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Building an Emergency Fund: Why, How Much and When?

If recent events in California, Texas, Florida and Puerto Rico have
demonstrated anything, it’s that the unexpected happens. If you were forced
to abandon your home and all of your possessions on a moment’s notice,
would you have cash set aside to tide you over until you could return?
While getting a

homeowners insurance quote online

and finding a policy is a good way to start ensuring you’re protected,
building an emergency fund is essential to your wellbeing. Here’s more
about why, how much to save and when to do so.

Defining an Emergency

For these purposes,

an emergency is defined

as something capable of rendering you homeless, threatening your health or
eradicating your ability to earn money. Unless the incident falls into one
of those categories, it’s probably a want rather than a need.

If you’re like most people, having that kind of cash just sitting there is
going to tempt you to do something “fun” with it. But let’s say you go out
and replace your car with a newer model using a portion of the fund. Then,
three weeks later, a natural disaster strikes. You’re going to wish you had
the money a lot more than you’ll appreciate the nicer car.


If you lose everything, or experience a relatively minor calamity causing a
significant unexpected expense, you’re far better off using liquid capital
than going into debt. Yes, credit cards can come in handy and they do have
their place, but if you can avoid getting interest charges tacked onto what
are already unanticipated expenditures, you’ll be much better off in the
long run.

How Much?

The answer to
this one varies significantly

depending upon your lifestyle. Granted, if you’re used to eating in
five-star restaurants when things are going smoothly, you’ll probably go to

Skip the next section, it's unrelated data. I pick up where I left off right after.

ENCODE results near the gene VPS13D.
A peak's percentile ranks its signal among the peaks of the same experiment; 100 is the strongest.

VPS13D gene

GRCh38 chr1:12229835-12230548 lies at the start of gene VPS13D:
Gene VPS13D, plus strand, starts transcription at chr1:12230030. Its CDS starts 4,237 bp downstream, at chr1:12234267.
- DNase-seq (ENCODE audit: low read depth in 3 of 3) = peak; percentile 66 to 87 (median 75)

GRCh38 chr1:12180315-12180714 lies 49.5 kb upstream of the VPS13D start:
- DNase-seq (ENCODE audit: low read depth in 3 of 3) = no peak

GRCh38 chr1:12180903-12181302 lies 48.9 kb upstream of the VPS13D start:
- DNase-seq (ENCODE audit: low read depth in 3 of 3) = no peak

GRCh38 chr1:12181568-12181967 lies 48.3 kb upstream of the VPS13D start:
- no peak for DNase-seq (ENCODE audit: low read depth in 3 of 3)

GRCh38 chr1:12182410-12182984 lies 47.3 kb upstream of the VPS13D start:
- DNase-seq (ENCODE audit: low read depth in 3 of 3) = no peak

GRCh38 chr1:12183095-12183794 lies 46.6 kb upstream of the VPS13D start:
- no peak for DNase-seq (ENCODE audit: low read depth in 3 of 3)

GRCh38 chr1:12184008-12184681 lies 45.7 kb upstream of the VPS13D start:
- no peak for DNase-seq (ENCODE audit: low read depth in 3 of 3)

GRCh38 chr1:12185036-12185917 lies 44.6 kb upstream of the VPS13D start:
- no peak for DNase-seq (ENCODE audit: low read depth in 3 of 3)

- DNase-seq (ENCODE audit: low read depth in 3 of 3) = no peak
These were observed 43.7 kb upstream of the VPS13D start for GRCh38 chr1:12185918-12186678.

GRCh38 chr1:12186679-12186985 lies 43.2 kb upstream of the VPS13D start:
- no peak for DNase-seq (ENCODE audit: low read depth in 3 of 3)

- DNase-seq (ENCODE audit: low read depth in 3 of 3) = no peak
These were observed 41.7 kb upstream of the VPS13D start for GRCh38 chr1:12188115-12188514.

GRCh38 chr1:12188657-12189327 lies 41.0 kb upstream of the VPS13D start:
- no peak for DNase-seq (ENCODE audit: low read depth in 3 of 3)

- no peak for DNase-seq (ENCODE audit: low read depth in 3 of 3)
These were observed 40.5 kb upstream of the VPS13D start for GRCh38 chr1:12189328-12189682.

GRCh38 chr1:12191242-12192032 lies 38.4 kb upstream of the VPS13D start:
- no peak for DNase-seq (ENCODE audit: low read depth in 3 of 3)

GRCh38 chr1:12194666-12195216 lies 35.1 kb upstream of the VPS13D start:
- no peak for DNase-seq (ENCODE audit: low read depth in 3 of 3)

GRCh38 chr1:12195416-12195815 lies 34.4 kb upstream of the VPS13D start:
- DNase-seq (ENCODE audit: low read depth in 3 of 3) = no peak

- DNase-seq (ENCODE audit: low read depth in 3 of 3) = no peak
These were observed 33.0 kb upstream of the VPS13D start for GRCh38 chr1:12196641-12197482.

the grocery store (if they’re open) in emergency situations. But let’s say
you unexpectedly lose your job. You should have at least three to six
months of living expenses squirreled away to cover you while you get back
on your feet.


Just like farmers on the prairie, one should always make hay when the sun
shines. In other words, the best time to start is right now. Take a look at
your budget with an eye toward slicing bits off here and there to build
your fund. Once you’ve hit your target, keep putting money away for other
situations, since you’re used to saving money anyway.

Where to Keep It

Most financial advisors recommend keeping emergency funds in a
high-yield savings account

. This makes access penalty-free should you need the cash quickly. However,
it also positions the money to accumulate interest, which helps the fund
grow itself over time.

Understanding why, how much and when to build an emergency fund—and doing
so—will enhance your peace of mind should the unthinkable occur. Building
liquid capital is the best way to protect yourself against disaster. You’ll
also want to protect your home, possessions and finances with insurance. Get a quick
homeowners insurance quote online with CoverHound!

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